Language Communicat Writ Read Community though Cognitive Social Society Skill Ability

In a modern era of complex worldwide relationships, communication skills are more important than ever; however, the weaknesses of our communications skills are often revealed by those connections.  One such shortcoming resides in our usage of language.  Outside of dialect and across different languages, our usage of words and phrases can reveal an inability to effectively communicate across social boundaries.  This is a consequence of language depending on the social context in which it is used versus our understanding of terms.

Opening up the dictionary reveals the standard definition of almost every word in a language.  On the other hand, it does not accurately describe how individuals will be impacted by the words and phrases we use.  Despite the fact literate people can all read and understand the standard definition of words, our experiences, including our social history, determine how we use and interpret the usage of all words.  As such, language means something slightly different to each person.  The same is true when it comes to entire communities.

Furthermore, personal definitions of words come from our experiences and these include our interactions with other individuals.  As we speak with others, the meanings of words change over time.  Consequently, language is directly derived from our membership in various communities and society.  If we belong to a community, which is well connected to other communities, the differences in language may not even exist.  In essence, this is how language is created then adapted to suit the needs of a particular society or group of individuals.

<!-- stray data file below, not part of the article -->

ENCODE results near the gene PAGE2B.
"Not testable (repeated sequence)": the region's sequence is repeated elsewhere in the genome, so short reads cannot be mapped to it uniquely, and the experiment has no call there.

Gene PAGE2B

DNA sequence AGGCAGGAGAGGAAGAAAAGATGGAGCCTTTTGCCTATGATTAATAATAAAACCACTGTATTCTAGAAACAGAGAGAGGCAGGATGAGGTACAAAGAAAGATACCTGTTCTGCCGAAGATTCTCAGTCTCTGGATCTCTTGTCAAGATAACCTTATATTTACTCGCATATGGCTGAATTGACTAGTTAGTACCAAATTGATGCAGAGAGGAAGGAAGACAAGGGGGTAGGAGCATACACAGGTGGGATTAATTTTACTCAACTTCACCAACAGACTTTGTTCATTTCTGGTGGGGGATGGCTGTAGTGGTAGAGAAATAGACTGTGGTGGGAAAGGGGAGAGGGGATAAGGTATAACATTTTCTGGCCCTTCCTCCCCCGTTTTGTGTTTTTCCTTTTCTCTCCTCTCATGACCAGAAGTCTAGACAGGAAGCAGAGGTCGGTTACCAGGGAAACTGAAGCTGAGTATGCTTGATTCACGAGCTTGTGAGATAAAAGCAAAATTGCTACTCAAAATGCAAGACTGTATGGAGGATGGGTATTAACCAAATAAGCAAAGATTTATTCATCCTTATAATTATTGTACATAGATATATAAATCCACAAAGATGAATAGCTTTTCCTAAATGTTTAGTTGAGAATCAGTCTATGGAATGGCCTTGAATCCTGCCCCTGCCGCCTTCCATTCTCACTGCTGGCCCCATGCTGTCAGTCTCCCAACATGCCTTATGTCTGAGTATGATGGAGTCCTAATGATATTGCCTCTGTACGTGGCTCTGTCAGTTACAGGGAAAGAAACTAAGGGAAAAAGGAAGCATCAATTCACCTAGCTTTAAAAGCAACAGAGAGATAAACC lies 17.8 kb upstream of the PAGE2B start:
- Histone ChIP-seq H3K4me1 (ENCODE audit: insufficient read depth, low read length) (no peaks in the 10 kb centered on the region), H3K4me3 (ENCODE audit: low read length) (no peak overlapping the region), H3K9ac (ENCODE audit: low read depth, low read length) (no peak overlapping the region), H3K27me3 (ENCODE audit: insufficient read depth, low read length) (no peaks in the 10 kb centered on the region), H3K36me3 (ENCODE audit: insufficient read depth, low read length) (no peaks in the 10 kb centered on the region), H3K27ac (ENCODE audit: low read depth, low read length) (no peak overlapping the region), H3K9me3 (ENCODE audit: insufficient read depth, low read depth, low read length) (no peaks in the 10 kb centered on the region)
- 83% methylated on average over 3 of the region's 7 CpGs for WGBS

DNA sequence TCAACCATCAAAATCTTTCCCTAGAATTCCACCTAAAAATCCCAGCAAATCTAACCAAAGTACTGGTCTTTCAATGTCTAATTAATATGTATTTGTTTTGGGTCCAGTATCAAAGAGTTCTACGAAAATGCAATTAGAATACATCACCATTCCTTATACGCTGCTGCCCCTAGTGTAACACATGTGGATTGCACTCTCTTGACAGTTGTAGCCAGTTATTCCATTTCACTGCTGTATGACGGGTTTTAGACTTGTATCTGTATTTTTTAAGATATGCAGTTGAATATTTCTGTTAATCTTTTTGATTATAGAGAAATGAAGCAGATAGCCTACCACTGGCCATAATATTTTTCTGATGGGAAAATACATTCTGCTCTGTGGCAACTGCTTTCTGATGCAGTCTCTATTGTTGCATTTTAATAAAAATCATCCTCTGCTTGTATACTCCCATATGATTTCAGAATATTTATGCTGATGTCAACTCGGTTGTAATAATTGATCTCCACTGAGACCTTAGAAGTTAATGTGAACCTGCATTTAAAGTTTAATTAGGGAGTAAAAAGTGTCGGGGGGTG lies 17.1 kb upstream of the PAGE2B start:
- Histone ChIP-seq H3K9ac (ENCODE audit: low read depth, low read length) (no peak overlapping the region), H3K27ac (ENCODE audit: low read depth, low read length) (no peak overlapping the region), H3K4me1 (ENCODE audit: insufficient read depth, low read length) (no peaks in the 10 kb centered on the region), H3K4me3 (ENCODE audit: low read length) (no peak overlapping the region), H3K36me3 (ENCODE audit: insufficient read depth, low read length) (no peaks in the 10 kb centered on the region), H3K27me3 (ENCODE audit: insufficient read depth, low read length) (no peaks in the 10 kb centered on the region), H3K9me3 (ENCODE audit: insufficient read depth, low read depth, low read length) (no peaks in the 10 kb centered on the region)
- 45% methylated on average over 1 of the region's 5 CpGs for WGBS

In a more isolated community, words and phrases tend to take on their own special meanings while old references may linger. Consider, as a small example, the various dialogs of English, Spanish, and Chinese spoken around the world, social context clearly impacts language in a very direct manner on a substantive level.  Of course, the same is true when we consider families, which like to use favorite words and phrases, as children learn to act like their parents.  Meanwhile, dialog changes for these children if they begin to explore the world and are introduced to new cultures.

Language is not simply a stagnate product of society; society also shapes language on a continual basis.  Given this connection, individual dialects are directly impacted by the surrounding communities.  Differences across communities can be so diverse that simply words like pudding or chips take on entirely differently meanings.  In fact, the introduction of new terms or uses of words can shape how people think and understand the world.  Moreover, language is directly connected to social context.